Small video games studios are asking the public to stop buying their titles from “unauthorised” markets, saying the sales cost them more than they earn.
Several have said it would even be better if consumers pirated their games rather than purchased discounted unlock codes from the “key resellers”.
One label is running a petition calling on the biggest such market – G2A – to halt sales of indie games outright.
But G2A has defended its business model.
It said the indies benefited from its policy of sharing a cut of sales made by third parties.
“Hundreds of developers earn money from selling their keys through marketplaces such as G2A,” head of communications Maciej Kuc told BBC News.
“We don’t plan on taking away that possibility anytime soon, as it would be hurtful not only to our customers but also to the many developers who use our platform to their benefit.”
He added that G2A already took measures to tackle illegal sales.
And he said developers were partly responsible for some of the scams on its site because of the “thousands of free keys” they had created for giveaways.
The campaign’s organiser, however, has dismissed this defence.
“They are harming our industry and the value of our games,” Mike Rose, from the Manchester-based publisher No More Robots, told BBC News
Several other industry insiders have also tweeted concerns.
The attraction for consumers of buying from key resellers is they typically offer titles at a fraction of the price they are available via either the games studio’s own sites or through online stores such as Steam, with which the publishers have a direct relationship.
Studios have complained for some time about the trade. But tensions rose after G2A increased its social media activity and online ads to promote special deals tied to its fifth anniversary.
G2A does not buy and sell second-hand codes itself. Rather, it compares itself to other online marketplaces such as eBay, which provide a place for third-parties to sell goods.
But Mr Rose claimed it did not do enough to combat dishonestly obtained keys.
When sellers received an order, for example, they bought a code via Steam’s Chinese store, where the keys were often sold at a quarter of their normal price.
To bypass Steam’s own ban on such keys being passed to gamers in other markets, purchasers were told they must add another account to their friends list to receive the details, Mr Rose said.
This new “friend” was in fact a bot, he said, which generated a link to a separate site where the Chinese code could be transferred without the exchange being detected.
And the result was the publisher received a fraction of their normal cut, while the fee they had wanted to charge became seen as too high.
In other cases, Mr Rose said, dealers cancelled the credit card transaction with which they had bought a key, after selling it on.
By the time Steam chased this up and voided the sale, gamers may have tried the title out and moved on, never noticing they had lost access as a consequence, he said.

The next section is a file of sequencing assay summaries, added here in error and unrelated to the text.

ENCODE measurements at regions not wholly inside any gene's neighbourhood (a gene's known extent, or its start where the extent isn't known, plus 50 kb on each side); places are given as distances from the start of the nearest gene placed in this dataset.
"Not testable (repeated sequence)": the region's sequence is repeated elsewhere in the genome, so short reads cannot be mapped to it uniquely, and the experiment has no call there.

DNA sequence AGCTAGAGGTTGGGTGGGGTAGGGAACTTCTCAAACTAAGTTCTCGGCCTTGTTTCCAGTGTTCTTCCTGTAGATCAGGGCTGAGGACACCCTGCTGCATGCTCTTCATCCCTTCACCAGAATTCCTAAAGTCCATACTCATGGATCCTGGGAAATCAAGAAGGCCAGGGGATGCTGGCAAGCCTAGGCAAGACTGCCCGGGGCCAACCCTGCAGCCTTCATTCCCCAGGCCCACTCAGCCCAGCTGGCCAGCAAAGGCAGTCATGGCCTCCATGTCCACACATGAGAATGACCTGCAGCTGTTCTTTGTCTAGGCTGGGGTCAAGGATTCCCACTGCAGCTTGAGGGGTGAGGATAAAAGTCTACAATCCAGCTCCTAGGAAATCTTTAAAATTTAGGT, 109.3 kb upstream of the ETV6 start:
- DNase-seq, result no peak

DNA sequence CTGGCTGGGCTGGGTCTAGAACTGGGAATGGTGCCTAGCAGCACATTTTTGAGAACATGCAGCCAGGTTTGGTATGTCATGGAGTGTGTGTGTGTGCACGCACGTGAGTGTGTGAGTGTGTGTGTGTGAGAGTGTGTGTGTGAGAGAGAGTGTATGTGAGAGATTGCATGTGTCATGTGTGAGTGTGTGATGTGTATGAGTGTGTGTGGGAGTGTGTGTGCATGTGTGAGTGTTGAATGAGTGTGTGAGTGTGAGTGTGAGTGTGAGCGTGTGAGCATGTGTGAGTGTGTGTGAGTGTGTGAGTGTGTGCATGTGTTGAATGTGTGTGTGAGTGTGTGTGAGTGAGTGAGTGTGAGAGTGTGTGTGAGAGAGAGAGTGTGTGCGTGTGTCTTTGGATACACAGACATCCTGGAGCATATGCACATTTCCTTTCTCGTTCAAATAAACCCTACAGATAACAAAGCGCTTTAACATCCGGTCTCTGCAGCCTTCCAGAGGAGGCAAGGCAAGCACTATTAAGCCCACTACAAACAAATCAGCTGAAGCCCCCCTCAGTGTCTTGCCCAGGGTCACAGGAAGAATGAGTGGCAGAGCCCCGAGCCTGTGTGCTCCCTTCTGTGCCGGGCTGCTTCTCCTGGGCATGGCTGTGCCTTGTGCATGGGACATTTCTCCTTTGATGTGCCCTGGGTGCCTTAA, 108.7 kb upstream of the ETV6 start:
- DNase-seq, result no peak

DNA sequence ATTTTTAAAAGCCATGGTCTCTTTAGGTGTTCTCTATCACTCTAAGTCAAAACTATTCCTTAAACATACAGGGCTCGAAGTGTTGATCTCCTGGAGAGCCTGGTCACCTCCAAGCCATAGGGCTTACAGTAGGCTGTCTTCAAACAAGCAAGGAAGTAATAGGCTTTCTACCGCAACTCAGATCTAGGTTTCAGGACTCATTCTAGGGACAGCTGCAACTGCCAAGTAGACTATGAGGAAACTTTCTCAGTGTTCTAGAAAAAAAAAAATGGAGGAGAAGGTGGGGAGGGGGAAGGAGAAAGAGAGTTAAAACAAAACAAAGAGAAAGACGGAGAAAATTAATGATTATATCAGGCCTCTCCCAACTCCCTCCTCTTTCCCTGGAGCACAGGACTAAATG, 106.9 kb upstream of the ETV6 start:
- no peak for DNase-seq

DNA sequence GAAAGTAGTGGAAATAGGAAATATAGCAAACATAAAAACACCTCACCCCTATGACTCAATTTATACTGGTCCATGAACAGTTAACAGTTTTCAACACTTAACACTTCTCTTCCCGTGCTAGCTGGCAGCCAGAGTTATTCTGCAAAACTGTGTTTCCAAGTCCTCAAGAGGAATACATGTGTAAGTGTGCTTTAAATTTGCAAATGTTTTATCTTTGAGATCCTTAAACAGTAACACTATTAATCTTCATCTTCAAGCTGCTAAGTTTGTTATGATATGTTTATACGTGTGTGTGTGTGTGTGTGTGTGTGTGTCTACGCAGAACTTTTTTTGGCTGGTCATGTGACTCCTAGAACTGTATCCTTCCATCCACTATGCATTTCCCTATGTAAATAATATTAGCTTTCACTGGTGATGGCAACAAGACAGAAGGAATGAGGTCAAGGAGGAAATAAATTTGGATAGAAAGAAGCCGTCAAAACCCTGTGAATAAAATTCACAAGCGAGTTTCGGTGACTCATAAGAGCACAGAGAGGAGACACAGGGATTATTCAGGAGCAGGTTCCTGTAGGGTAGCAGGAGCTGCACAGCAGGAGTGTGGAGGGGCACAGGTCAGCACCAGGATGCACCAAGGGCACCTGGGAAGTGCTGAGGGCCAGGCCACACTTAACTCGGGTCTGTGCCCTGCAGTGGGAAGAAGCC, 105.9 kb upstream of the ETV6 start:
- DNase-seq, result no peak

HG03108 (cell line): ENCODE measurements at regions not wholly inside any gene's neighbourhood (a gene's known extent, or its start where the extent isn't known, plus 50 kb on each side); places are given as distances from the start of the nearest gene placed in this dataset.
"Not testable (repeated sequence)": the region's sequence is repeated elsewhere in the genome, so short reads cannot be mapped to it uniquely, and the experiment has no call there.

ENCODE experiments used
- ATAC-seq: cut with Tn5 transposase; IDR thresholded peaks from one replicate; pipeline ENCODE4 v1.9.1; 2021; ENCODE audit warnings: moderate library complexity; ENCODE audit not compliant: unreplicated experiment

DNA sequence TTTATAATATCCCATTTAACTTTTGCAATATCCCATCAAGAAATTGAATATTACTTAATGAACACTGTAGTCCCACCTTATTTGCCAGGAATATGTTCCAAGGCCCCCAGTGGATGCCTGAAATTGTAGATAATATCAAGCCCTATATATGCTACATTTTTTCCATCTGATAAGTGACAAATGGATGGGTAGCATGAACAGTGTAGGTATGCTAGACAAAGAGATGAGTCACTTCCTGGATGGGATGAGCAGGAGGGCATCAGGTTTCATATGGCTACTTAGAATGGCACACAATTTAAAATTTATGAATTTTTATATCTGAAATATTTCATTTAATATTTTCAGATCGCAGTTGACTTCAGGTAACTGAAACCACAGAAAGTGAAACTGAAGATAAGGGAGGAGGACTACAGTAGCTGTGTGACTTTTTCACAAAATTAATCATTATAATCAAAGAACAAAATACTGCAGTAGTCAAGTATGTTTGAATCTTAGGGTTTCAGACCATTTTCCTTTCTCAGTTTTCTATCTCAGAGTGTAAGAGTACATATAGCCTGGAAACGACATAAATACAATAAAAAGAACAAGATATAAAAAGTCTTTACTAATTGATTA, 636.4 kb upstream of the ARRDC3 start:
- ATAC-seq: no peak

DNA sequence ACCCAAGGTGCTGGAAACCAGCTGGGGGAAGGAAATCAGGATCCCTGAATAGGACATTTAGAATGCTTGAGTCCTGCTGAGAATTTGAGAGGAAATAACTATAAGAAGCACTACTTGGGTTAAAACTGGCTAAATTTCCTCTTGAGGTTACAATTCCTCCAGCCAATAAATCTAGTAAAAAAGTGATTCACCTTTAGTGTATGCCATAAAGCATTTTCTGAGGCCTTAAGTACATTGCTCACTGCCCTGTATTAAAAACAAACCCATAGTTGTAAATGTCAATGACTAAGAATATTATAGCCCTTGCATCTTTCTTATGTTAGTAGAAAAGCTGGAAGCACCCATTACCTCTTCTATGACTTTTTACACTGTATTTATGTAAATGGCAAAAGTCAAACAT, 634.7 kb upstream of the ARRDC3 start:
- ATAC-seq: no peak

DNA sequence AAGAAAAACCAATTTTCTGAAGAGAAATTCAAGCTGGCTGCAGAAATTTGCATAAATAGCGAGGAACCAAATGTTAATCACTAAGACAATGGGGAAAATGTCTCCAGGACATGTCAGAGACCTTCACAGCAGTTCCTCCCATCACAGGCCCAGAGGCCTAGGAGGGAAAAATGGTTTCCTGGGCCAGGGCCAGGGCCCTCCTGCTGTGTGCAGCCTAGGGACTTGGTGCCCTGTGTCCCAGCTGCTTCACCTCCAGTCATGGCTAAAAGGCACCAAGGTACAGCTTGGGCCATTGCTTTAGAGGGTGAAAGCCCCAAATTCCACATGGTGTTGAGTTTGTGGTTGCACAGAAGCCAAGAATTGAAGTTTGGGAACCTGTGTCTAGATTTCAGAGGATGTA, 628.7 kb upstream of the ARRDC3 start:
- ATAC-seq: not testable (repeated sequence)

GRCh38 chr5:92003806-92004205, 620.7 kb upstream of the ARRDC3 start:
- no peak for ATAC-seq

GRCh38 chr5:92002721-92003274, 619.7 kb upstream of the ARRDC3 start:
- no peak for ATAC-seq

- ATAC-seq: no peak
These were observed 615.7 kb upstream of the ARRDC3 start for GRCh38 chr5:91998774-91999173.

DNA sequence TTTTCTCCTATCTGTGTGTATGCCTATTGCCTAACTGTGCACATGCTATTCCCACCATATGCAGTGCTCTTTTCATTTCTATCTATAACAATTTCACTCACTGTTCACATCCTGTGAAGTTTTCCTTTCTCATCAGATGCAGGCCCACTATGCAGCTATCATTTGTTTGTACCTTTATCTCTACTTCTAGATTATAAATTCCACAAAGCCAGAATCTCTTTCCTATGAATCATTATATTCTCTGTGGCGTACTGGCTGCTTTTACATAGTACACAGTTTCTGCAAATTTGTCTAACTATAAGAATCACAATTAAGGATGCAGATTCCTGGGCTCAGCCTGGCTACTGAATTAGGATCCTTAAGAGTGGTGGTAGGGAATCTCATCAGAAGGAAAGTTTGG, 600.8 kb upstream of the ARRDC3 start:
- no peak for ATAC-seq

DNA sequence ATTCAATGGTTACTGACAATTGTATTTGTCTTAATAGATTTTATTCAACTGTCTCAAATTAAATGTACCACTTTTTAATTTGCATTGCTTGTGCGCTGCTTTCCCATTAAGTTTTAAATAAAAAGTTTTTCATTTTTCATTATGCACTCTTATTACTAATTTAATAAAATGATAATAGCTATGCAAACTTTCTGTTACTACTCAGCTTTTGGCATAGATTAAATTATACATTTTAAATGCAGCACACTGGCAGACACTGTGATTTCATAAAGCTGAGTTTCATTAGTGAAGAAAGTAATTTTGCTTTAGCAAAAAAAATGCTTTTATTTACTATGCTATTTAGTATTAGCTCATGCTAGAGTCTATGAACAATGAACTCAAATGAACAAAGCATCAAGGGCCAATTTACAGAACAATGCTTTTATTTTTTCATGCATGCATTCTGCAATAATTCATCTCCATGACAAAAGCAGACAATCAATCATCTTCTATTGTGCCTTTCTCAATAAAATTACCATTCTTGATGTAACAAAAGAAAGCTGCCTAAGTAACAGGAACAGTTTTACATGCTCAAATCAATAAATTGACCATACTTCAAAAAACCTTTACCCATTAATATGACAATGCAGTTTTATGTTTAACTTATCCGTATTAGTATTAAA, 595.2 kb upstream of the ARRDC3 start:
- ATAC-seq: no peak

But as a result, the publisher was not paid.
“I’m seeing my sales happening – and then at the end of the month 30% of them are disappearing,” Mr Rose said.
“I would rather people pirate the game.”
‘Face the consequences’
For its part, G2A said most keys on its market were sold by wholesalers who had bought large quantities directly from publishers at a discount.
It said only 1% of the transactions on its site were problematic in any way and it was easy for users to report suspect parties.
“If any key was illegally obtained, we’ll remove it, block the seller and provide their personal data to the proper authorities,” it said.
Furthermore, it said, a combination of the rating systems it provided and the anti-money laundering processes it employed acted as a deterrent.
“If someone wants to do something illegal, they know they will have to face the consequences,” it said in a statement.
The site said it would also start offering developers refunds worth 10 times the sum lost if they could prove keys had been sold on G2A after being bought with stolen credit card details.
This offer is limited to cases in which the initial purchases were made on the developers’ own stores and had resulted in the payment provider having to be reimbursed.
“We’re not doing this because we’re the ones to blame but because we want to finally stop the accusations we’ve been getting,” G2A said.
And it suggested studios providing keys to “fake influencers” was a bigger problem.
“If the developer doesn’t check them thoroughly, the keys sometimes end up in scammers’ hands,” it said.
“That’s why all the developers who participate in G2A Direct have access to our database and can check on their own whether a review key ended up on G2A or not.”
Mr Rose responded saying most developers relied on sales via Steam and other third-party stores rather than their own sites, so G2A’s refund offer was a “red herring”.And he said the problem of fake influencers existed only because they had places to sell on the codes they had obtained in bulk.
“Literally in the time I’ve been talking to you, two of them have appeared in my inbox,” he told BBC News.
“So much time in our job is taken up trying to deal with these people.”